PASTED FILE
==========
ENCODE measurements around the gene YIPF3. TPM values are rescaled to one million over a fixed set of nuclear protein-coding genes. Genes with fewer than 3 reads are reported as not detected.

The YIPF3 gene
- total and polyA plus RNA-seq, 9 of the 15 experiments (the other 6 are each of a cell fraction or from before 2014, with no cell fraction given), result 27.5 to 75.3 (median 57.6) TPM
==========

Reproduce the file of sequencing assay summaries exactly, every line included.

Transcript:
ENCODE measurements around the gene YIPF3. TPM values are rescaled to one million over a fixed set of nuclear protein-coding genes. Genes with fewer than 3 reads are reported as not detected.

The YIPF3 gene
- total and polyA plus RNA-seq, 9 of the 15 experiments (the other 6 are each of a cell fraction or from before 2014, with no cell fraction given), result 27.5 to 75.3 (median 57.6) TPM